Spring into Running

As the days get longer and warmer, kids are increasingly motivated to spend time outside, enjoying the fresh air. This is a great opportunity for parents to introduce their children to new healthy habits and exercise.  One of the best workouts for kids is the simple act of running. This inexpensive activity requires only a sturdy pair of running shoes and a place to run, like a high school track, a treadmill at a gym or a path in a neighborhood park.  

Teaching children about running has many benefits, both physical and psychological.  In a country where 25 percent of all children under age 19 are overweight, according to Runners World Magazine, running allows children to reap the benefits of a proven cardiovascular activity, helping to prevent heart problems, promote weight loss, build muscle tone and maintain a healthy body.  Children who run have a better body image and, as some studies indicate, are less likely to experiment with cigarettes, drugs or alcohol.

Parents can serve as an excellent model of a healthy lifestyle for their children by encouraging them to run, or even better, running with them.  Take advantage of the fact children are natural imitators and use family time as an opportunity to illustrate healthy habits. Running together affords families a shared experience and promotes exercise for both parent and child. A few things parents should remember before children begin running:

  • Make sure children are dressed in appropriate attire for the weather.  Find out about technical apparel to help regulate body temperature.
  • Proper running shoes are the best prevention against injuries. Most running stores have professionals to help ensure a good fit. Also remember to make sure laces are securely tied.
  • Both a warm-up and cool-down period are important to avoid injuries and counteract sore muscles.  Stretching after a run can also help loosen tight muscles.
  • It is essential for children to “not only re-hydrate but they must also remember to pre- hydrate 15-20 minutes before they run,” according to the online series, Family Works. Hydration is even more crucial for children than for adults, because children’s bodies have less ability to regulate internal temperature.
  • Start slow and allow children to set the pace, as they may struggle to keep up with adult runners.
  • Be aware of how far children are running. According to KidsRunning.com, some children are at risk of growth plate damage when running excessive distances.  While there is not an exact definition of what constitutes excessive running, parents should feel comfortable allowing properly trained children to run between 5K-10K (3.1-6.2 miles). Older children can even run up to half marathon distances (13.1 miles).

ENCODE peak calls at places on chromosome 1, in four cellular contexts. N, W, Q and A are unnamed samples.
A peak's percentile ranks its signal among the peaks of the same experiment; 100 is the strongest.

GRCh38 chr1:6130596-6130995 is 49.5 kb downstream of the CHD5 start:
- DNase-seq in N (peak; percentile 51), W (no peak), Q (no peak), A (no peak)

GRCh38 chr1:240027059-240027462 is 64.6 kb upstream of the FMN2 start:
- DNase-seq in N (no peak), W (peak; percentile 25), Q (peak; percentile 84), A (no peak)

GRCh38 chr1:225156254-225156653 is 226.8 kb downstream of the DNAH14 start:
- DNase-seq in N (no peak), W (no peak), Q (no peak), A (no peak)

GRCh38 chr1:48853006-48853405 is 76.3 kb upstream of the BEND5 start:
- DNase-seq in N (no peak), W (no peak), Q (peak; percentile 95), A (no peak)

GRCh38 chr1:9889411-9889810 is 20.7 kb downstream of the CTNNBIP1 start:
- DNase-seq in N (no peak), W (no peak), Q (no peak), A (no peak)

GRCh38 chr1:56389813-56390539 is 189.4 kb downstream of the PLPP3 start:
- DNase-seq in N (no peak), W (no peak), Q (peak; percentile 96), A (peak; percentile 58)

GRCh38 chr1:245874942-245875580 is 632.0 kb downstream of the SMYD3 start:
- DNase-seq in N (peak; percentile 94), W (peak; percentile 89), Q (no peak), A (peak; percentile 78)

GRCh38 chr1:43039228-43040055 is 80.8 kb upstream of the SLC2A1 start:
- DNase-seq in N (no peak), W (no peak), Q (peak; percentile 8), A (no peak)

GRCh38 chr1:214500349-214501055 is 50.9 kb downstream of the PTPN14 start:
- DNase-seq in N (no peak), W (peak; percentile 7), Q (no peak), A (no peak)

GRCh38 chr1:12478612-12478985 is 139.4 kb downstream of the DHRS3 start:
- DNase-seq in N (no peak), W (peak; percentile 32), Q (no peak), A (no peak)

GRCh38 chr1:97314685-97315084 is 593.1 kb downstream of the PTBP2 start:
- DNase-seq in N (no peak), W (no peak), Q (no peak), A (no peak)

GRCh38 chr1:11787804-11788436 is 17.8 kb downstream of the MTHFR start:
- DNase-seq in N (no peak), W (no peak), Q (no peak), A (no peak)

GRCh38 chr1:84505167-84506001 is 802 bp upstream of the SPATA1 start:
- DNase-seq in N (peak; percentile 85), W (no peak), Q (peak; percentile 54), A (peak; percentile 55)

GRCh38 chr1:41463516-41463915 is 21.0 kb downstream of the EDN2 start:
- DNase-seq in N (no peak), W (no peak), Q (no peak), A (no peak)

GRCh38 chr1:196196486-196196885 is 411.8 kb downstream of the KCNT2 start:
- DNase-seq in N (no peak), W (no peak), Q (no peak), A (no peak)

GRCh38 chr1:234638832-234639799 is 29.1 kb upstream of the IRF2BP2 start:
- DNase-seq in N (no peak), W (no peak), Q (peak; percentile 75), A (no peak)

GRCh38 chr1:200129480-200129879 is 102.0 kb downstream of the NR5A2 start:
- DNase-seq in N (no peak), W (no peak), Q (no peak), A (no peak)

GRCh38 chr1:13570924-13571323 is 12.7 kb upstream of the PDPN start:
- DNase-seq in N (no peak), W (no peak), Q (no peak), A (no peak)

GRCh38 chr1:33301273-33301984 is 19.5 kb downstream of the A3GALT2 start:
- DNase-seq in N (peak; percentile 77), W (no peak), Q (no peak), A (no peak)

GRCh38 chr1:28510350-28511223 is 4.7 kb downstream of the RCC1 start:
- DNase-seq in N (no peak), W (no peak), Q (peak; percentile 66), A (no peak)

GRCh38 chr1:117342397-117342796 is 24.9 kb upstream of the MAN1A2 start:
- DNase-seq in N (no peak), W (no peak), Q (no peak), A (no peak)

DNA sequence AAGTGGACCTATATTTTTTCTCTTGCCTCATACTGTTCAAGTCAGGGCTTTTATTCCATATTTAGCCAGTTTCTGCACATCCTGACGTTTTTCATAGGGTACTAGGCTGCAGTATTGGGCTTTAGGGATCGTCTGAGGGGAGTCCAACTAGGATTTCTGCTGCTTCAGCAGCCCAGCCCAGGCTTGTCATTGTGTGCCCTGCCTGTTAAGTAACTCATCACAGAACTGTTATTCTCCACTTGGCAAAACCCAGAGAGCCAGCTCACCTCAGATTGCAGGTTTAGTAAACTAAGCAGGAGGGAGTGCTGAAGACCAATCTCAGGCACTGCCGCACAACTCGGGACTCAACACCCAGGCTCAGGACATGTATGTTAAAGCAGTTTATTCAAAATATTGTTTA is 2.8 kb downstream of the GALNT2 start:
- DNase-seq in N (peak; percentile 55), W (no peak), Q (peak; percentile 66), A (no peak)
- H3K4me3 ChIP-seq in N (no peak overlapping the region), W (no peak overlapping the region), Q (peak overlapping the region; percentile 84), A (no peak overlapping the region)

Running can be more than just a recreational exercise activity.  In recent years, the competitive race world has acknowledged the rise in the desire of children to participate in running activities by adding fun runs to their line-up of races.

VA Runner, a local running store, encourages kids to participate in their Grand Prix running events.  Participation in these one-mile races can earn awards ranging from hats to shirts, and even running shoes.  According to Jeff Van Horn, organizer of the VA Runner Grand Prix and former marathon runner, the goal of his program is to “create awareness among kids to get up, go outside and do something. And ultimately, to make running fun for kids.”  Programs like Van Horn’s are designed to encourage participation and completion of running events while taking the focus off finish times and the element of competition.   

Other community programs are designed to fulfill children both physically and emotionally.  Girls on the Run International is a 12- week program for girls, ages 8-11, in local communities nationwide, including Fairfax, Virginia and Baltimore, Maryland. It seeks to prepare participants for a 3.1 mile organized run, as well as allow them to explore relevant issues they face everyday, all in a small group environment.  These groups are lead by women of all ages, from 21 to over 60, who serve as a coach and role model.    

Children can also find a great running experience in their educational environment.  Many schools have running clubs or after school track programs that give children proper instruction on how to be a quicker, safer runner and a healthier athlete.  Parents should be sure to ask questions about any coach’s training background to make certain their child is in the care of a trained runner.  

The world of running has come a long way from the days when two laps around the gym was a form of punishment.  Running provides parents and children a great exercise to do together, encourages children to challenge themselves physically and participate in an activity that can benefit them for years to come. Use the warm weather and longer days to help children spring into healthy habits and experience the lifelong joy of running.

By Beth Cline

Articles in the Healthy Kids Series are presented by the Marine Corps Marathon Healthy Kids Fun Run, held every October in Arlington, VA on the day prior to the Marine Corps Marathon.  Visit www.marinemarathon.com.  Beth Cline is a member of the Marine Corps Marathon marketing staff.

For more information about the VA Runner Grand Prix, contact VA Runner at 703-491-4593.  To learn more about Girls on the Run, visit their website at www.girlsontherun.org.  

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